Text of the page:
previous next
[5] The deliberative style is exactly like a rough sketch,1 for the greater the crowd, the further off is the point of view; wherefore in both too much refinement is a superfluity and even a disadvantage. But the forensic style is more finished, and more so before a single judge, because there is least opportunity of employing rhetorical devices, since the mind more readily takes in at a glance what belongs to the subject and what is foreign to it; there is no discussion,2 so the judgement is clear. This is why the same orators do not excel in all these styles; where action is most effective, there the style is least finished, and this is a case in which voice, especially a loud one, is needed.

The epideictic style is especially suited to written compositions, for its function is reading;3

1 Intended to produce the effect of finished work at a distance before a large number of spectators.

2 The meaning apparently is that there is no discussion, as might be the case when there were several judges, so that the decision is clear and unbiased. ἀγών and ἀγωνιστικὴ λέξις are terms used for debate (e.g. in the law courts) and the style suited to it (cf sect. 1). Cope's editor refers to Cic. Ad Att. 1.16.8 “remoto illo studio contentionis, quem vos [you Athenians] ἀγῶνα appellatis.” Jebb translates: “the turmoil is absent, so that the judgement is serene” (in a note, “unclouded”).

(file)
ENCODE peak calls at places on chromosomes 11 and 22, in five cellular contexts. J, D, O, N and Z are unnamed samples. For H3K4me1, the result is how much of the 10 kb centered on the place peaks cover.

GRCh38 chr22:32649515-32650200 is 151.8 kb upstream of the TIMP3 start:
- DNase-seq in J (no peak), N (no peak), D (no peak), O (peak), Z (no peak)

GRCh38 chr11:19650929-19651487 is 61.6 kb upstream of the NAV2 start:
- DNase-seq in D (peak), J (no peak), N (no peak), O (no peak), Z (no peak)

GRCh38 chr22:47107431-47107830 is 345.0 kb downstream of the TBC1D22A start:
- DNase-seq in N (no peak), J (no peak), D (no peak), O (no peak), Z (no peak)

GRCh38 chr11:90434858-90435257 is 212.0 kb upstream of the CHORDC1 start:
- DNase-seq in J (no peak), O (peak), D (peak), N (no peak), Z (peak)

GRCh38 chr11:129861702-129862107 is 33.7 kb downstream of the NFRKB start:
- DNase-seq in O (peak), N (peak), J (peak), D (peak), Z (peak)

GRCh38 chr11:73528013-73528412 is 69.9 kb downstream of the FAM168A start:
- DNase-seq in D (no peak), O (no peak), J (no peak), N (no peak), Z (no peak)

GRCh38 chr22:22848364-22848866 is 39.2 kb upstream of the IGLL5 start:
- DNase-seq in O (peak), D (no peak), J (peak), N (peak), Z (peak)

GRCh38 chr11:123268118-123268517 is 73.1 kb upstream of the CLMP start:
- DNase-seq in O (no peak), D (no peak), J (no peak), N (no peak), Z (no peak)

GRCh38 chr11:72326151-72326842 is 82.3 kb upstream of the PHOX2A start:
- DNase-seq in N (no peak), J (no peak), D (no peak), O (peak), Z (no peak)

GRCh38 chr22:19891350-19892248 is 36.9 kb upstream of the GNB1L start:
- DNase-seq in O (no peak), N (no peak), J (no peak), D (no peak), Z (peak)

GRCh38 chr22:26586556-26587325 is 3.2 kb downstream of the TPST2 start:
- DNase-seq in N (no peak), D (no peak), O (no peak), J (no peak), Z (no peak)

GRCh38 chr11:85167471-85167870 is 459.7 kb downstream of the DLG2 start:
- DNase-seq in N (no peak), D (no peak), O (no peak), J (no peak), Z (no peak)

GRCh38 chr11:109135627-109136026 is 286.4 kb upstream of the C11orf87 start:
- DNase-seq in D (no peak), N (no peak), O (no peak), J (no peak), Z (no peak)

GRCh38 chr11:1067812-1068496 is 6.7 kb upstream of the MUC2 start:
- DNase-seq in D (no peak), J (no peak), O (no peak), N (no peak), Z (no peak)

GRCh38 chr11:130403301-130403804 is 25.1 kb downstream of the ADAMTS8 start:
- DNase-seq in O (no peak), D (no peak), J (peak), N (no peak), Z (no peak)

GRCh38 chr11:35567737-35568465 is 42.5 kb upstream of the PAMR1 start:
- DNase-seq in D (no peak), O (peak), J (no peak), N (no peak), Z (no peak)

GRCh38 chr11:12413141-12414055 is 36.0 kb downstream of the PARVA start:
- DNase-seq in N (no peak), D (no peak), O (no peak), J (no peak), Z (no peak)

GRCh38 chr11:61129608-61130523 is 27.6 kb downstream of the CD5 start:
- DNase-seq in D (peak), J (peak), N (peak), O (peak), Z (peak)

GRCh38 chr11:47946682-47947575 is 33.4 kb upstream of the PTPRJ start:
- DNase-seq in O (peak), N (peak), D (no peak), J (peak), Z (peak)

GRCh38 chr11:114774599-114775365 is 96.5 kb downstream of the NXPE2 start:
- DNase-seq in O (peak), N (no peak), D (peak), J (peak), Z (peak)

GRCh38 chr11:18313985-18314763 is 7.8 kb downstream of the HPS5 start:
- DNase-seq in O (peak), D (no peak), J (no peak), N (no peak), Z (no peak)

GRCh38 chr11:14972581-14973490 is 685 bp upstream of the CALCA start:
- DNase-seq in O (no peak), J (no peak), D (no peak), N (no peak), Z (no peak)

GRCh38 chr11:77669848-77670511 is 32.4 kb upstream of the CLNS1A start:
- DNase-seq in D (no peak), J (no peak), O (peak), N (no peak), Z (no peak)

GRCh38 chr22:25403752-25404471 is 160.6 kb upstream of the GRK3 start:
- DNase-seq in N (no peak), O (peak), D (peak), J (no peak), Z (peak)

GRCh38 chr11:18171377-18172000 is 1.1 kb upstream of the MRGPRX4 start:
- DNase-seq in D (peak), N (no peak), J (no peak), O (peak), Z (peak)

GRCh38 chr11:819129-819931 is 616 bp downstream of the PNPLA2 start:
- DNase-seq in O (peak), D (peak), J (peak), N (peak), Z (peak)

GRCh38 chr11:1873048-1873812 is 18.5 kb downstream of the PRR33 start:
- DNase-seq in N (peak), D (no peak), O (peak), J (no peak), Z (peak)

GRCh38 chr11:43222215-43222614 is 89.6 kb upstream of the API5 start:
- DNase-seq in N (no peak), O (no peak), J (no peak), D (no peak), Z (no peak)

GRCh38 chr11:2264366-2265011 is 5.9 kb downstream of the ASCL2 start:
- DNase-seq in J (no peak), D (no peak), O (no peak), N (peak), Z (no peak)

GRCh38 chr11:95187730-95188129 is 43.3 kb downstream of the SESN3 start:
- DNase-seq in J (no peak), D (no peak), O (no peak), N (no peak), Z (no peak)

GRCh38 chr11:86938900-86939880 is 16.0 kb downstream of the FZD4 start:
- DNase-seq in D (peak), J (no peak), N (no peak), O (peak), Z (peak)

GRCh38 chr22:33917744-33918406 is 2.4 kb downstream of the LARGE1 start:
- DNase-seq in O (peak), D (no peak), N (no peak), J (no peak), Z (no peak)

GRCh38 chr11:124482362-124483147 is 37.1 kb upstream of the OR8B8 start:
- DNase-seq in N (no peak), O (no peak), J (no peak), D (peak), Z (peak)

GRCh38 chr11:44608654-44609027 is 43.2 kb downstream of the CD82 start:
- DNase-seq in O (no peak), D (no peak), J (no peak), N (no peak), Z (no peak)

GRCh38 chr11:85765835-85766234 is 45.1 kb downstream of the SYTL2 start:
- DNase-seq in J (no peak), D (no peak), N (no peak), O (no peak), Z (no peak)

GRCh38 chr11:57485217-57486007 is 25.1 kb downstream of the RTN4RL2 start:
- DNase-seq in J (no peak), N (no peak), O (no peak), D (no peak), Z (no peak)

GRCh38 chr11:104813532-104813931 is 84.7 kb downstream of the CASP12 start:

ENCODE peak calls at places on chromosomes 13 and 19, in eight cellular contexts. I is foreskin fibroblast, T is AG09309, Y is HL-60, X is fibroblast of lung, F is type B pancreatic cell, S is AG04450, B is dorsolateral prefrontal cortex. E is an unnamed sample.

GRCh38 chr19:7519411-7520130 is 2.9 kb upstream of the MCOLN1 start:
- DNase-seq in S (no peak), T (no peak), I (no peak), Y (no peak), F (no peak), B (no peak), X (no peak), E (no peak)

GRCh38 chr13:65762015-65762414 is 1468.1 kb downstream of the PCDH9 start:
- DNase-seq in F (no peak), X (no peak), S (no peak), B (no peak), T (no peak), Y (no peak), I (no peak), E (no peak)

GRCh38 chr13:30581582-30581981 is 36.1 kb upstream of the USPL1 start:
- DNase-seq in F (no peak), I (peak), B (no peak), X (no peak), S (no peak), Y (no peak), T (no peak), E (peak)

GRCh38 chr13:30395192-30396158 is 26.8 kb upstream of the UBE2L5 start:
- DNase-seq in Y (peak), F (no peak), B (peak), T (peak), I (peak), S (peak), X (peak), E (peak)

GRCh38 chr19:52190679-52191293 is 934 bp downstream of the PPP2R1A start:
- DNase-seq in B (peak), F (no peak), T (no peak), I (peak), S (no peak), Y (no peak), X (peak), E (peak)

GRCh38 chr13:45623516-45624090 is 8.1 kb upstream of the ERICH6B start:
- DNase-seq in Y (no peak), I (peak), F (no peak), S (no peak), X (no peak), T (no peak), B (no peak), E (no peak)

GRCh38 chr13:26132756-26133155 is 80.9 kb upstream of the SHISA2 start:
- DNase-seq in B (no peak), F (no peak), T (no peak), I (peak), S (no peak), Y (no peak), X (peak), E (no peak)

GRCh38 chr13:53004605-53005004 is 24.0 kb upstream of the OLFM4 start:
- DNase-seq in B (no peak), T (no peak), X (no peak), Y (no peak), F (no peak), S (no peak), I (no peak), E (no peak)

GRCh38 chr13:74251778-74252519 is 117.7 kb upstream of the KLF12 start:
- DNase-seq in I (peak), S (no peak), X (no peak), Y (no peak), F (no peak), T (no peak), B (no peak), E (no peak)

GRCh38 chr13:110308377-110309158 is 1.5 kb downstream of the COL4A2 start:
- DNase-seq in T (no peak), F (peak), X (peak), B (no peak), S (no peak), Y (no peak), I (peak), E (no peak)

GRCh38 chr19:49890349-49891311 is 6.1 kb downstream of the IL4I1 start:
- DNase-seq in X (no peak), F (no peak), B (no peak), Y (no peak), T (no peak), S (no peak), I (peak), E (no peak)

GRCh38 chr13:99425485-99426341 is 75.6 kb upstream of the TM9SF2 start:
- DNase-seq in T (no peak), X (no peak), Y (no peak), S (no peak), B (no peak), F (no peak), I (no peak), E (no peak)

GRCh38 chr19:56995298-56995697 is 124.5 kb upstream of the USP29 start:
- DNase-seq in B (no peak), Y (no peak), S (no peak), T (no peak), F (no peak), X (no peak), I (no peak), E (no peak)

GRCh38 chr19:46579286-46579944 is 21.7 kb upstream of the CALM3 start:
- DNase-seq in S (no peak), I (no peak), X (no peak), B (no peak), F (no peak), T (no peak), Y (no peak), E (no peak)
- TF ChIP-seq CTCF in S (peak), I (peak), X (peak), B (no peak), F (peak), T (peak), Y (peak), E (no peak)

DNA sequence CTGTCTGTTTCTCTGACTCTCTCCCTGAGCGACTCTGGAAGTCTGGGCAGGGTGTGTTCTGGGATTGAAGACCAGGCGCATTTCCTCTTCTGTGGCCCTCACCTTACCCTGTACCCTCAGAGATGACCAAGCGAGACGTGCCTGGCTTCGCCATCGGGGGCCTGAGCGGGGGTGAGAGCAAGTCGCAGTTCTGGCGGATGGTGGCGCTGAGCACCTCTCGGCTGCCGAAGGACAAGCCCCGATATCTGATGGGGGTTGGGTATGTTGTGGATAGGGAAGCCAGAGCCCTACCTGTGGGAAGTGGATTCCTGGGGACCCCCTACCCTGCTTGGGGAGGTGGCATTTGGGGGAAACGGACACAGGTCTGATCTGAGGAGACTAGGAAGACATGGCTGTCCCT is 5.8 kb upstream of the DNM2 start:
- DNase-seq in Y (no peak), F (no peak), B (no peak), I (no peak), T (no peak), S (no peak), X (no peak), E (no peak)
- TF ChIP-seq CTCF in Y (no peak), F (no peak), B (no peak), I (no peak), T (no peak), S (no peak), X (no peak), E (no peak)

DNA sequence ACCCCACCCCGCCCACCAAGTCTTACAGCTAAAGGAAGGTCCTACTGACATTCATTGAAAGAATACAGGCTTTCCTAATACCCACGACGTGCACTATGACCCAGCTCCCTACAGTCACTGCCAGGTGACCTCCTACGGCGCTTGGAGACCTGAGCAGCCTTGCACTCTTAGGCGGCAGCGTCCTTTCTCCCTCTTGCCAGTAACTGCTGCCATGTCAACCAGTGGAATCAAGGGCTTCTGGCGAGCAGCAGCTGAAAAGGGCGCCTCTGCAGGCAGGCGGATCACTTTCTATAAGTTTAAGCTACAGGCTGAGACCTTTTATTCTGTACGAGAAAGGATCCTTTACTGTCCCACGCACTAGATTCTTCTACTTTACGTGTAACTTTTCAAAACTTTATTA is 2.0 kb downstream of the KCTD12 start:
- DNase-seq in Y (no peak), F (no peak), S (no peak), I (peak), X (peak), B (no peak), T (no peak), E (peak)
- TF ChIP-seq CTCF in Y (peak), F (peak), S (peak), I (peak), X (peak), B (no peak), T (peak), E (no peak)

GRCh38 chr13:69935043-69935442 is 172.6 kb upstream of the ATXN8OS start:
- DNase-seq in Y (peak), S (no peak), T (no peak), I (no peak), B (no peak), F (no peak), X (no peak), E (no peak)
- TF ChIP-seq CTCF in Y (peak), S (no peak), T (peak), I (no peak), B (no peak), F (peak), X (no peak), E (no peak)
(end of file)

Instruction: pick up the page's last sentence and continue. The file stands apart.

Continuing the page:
3 This does not seem to agree with the general view. Funeral orations of the nature of panegyrics, for instance, were certainly meant to be spoken; but the ἔργον or proper function of an epideictic may be said to consist in reading, in its being agreeable to read. Its τέλος or end is to be read.

Creative Commons License
This work is licensed under a Creative Commons Attribution-ShareAlike 3.0 United States License.

An XML version of this text is available for download, with the additional restriction that you offer Perseus any modifications you make. Perseus provides credit for all accepted changes, storing new additions in a versioning system.

load focus Notes (E. M. Cope, 1877)
load focus Greek (W. D. Ross, 1959)
hide Places (automatically extracted)

View a map of the most frequently mentioned places in this document.

Download Pleiades ancient places geospacial dataset for this text.

hide Display Preferences
Greek Display:
Arabic Display:
View by Default:
Browse Bar: